Audit and Compliance
The Australian Government Hearing Services Program (the program) is delivered by over 300 service providers (providers) contracted by the Office of Hearing Services (the Office). The Office is responsible for ensuring these providers meet the program’s requirements to safeguard client safety and provide quality outcomes for clients, as well as monitoring the efficient and effective use of Government funds. The Office meets these obligations through compliance monitoring including auditing.
Providers are expected to comply with program requirements set out in
- their Service Provider Contract
- the Hearing Services Administration Act 1997 and related legislation
- the Hearing Services Rules of Conduct 2012
- the Hearing Rehabilitation Outcomes
- the Eligibility Criteria for Refitting
- the Schedule of Service Items
Audit and Compliance Framework
The Office takes a risk based approach to audit and compliance, described in its Audit and Compliance Framework (the Framework) document. The Framework provides a transparent plan for monitoring and supporting providers to maintain high levels of compliance.
Audits by the Office will include, but are not limited to, examination of
- client records including: claim forms, audiograms, file notes, relocation forms
- clinician professional qualifications and Practitioner Professional Body membership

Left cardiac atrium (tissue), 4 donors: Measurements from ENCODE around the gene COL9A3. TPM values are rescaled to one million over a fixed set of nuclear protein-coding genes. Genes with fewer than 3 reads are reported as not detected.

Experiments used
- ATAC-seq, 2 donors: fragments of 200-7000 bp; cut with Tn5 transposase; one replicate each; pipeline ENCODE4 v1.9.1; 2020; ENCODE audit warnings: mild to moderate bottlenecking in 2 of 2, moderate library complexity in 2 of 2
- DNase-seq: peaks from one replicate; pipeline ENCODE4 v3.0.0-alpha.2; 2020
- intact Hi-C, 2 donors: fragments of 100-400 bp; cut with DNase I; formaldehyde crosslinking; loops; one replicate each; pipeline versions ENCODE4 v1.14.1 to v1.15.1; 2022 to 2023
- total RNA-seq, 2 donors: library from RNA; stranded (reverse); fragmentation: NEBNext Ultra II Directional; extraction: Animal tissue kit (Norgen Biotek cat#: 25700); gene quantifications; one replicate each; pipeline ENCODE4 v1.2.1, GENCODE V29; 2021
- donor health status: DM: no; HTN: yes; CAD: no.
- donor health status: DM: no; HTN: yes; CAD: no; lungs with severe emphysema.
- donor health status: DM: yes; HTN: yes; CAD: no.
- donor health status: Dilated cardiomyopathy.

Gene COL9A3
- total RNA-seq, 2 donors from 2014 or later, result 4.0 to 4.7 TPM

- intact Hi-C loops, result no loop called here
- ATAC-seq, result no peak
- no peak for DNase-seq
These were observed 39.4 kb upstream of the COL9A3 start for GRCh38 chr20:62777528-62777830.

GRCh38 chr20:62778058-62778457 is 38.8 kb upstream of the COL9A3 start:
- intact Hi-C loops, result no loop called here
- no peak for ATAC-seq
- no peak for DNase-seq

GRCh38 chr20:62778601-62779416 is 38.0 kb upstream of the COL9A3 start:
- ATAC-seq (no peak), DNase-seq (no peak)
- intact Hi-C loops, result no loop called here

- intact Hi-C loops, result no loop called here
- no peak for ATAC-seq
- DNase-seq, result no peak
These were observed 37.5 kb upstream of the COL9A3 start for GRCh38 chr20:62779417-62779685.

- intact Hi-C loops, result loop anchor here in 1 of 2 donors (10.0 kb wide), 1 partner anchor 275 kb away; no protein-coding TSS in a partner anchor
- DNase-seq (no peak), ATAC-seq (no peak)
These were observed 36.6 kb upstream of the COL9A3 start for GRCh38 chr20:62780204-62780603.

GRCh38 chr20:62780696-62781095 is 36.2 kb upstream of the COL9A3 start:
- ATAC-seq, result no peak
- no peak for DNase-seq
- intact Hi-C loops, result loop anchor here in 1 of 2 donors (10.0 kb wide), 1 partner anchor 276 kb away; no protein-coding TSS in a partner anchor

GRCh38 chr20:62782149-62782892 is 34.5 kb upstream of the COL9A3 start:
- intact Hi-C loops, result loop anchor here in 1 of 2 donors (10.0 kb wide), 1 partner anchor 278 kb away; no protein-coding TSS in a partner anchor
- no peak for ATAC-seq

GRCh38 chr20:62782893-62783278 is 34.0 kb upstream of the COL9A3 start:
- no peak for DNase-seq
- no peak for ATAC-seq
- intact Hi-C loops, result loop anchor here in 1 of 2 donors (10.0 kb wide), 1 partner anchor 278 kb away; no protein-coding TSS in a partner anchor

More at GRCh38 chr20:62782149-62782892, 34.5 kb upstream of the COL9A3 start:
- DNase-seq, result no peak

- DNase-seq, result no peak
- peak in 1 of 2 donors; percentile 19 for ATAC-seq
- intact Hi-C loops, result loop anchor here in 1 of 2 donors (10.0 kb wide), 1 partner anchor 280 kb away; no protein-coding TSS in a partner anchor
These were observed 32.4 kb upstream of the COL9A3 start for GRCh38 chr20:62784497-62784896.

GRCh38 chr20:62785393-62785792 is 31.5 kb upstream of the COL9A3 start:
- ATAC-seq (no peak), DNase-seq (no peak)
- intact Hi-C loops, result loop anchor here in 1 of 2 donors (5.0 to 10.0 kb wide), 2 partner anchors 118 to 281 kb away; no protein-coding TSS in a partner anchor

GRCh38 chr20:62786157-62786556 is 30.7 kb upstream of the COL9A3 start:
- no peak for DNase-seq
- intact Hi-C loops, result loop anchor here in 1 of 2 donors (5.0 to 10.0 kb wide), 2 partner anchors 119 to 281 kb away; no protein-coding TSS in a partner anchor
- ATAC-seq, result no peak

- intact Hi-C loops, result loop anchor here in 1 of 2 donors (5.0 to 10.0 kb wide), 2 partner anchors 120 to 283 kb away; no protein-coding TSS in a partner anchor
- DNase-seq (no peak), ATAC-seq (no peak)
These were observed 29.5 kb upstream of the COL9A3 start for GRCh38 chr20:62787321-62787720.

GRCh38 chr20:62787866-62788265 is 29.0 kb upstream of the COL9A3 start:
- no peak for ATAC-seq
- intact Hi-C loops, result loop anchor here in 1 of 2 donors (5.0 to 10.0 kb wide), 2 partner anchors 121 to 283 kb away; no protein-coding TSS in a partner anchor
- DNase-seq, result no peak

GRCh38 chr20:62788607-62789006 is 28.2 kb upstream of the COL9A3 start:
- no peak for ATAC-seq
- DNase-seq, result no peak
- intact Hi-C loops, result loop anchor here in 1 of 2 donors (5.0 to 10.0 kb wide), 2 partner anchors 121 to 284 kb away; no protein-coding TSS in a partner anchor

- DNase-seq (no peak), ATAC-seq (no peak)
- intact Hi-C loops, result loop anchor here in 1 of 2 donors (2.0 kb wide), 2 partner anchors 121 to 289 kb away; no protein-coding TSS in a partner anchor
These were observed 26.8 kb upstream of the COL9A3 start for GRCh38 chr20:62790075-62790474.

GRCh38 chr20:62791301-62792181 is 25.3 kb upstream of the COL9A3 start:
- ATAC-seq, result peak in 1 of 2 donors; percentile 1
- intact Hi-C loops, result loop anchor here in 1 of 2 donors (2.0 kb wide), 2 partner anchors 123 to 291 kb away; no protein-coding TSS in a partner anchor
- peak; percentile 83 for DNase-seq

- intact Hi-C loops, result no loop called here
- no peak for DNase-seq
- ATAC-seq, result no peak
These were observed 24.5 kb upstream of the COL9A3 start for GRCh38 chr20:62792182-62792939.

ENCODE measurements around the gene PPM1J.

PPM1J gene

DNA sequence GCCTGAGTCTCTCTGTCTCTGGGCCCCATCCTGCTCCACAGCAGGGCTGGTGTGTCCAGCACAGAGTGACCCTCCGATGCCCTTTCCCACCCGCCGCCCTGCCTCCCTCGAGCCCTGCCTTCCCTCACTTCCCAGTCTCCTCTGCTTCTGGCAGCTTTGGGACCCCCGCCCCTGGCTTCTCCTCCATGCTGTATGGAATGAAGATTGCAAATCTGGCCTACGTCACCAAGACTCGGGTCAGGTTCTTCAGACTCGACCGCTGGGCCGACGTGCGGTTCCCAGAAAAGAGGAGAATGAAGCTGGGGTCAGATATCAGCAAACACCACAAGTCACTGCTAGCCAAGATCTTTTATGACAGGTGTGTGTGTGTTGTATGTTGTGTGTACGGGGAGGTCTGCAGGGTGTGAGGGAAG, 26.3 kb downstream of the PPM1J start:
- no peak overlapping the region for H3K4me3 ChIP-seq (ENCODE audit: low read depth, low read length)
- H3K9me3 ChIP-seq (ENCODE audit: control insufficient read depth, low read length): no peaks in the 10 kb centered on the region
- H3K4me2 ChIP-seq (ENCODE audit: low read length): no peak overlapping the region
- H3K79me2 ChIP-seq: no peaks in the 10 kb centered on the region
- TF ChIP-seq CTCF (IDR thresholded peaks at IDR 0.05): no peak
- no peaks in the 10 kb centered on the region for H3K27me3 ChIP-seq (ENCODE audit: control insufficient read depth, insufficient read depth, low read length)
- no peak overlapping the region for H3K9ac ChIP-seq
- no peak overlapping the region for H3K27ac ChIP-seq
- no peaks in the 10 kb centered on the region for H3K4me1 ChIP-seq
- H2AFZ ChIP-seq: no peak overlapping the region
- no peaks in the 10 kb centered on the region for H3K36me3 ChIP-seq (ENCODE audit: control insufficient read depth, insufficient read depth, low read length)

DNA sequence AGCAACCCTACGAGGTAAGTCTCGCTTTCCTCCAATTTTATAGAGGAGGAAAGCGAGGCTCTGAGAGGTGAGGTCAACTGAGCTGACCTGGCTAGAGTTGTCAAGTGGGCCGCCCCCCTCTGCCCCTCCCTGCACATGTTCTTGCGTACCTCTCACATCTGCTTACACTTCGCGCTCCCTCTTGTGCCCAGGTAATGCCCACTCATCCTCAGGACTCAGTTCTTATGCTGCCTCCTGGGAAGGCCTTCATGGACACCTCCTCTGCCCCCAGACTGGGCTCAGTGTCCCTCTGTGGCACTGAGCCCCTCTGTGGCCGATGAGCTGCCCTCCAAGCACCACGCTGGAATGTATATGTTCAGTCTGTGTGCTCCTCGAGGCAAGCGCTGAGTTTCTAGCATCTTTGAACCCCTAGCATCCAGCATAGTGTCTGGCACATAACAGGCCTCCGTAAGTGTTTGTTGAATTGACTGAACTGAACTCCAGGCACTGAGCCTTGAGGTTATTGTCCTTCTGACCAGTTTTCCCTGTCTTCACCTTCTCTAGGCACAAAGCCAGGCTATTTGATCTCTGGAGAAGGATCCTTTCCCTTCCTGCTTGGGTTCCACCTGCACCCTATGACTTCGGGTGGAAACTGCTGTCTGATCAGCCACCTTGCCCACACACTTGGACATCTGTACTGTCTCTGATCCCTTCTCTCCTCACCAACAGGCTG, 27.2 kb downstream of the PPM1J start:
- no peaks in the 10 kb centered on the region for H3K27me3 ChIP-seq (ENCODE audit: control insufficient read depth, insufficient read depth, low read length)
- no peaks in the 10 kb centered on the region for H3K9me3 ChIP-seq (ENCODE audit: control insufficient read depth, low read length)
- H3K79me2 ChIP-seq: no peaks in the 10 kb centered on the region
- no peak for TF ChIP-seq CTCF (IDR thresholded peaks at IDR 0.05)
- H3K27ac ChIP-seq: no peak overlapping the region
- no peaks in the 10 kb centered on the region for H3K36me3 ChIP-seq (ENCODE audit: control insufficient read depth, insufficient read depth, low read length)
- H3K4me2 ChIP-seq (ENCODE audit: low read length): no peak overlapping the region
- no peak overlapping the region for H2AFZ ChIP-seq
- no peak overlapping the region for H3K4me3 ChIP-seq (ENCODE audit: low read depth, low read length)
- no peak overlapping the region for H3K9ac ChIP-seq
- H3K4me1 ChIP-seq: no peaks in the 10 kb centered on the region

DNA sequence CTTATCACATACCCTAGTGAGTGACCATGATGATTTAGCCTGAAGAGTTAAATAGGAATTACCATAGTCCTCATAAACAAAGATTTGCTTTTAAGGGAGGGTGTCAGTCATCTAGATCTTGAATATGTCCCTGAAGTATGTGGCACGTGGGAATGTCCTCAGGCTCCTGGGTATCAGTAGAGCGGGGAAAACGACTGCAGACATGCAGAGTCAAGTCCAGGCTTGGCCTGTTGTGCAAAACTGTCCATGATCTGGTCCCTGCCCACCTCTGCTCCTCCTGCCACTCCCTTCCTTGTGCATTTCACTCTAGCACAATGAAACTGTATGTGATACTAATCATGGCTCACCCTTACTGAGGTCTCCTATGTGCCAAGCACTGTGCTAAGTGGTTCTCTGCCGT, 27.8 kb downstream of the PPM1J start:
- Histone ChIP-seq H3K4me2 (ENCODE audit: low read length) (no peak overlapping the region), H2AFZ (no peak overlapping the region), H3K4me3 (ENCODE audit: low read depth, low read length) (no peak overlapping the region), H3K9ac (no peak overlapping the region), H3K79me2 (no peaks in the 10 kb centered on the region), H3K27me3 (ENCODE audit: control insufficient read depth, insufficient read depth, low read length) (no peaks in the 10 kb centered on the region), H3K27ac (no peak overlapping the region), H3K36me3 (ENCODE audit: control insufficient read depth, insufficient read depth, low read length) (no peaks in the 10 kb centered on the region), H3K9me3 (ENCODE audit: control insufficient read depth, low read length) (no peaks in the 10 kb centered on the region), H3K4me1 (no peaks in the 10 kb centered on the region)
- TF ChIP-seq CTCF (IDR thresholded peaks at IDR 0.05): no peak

- calibration and ambient noise certification
- client medical referral policy
- insurance certificates
The Recoveries Framework
The purpose of the Recoveries Framework is to describe the Office’s approach to the recovery of overpayments made to providers under the program.
Self-Assessment Tool (SAT)
The Office’s online Self-Assessment Tool (SAT) is a compulsory, annual questionnaire. This is an opportunity for providers to review their policies, procedures and systems to ensure compliance. Non-submission of the SAT may schedule the provider for audit.
Where audit activity identifies non-compliance with program requirements, providers are given an opportunity to respond to, resolve and/or dispute audit findings. Actions that may result from non-compliance include
- reimbursing the Commonwealth for incorrect or unsubstantiated claims that have been paid
- reimbursing the client for any non-compliant services where the provider received a payment from the client
- participating in an expanded audit or a follow-up audit, and
- implementing a remedial action plan to improve policies and processes, and provide updates on progress in achieving the plan.
Lessons learnt from Compliance Monitoring & Audits
View common non-compliance issues and tips on how to prevent non-compliance.
Frequently Asked Questions
Read answers to Frequently Asked Questions about the Office’s audit and compliance process.
Audit and SAT reports
View annual audit and SAT reports.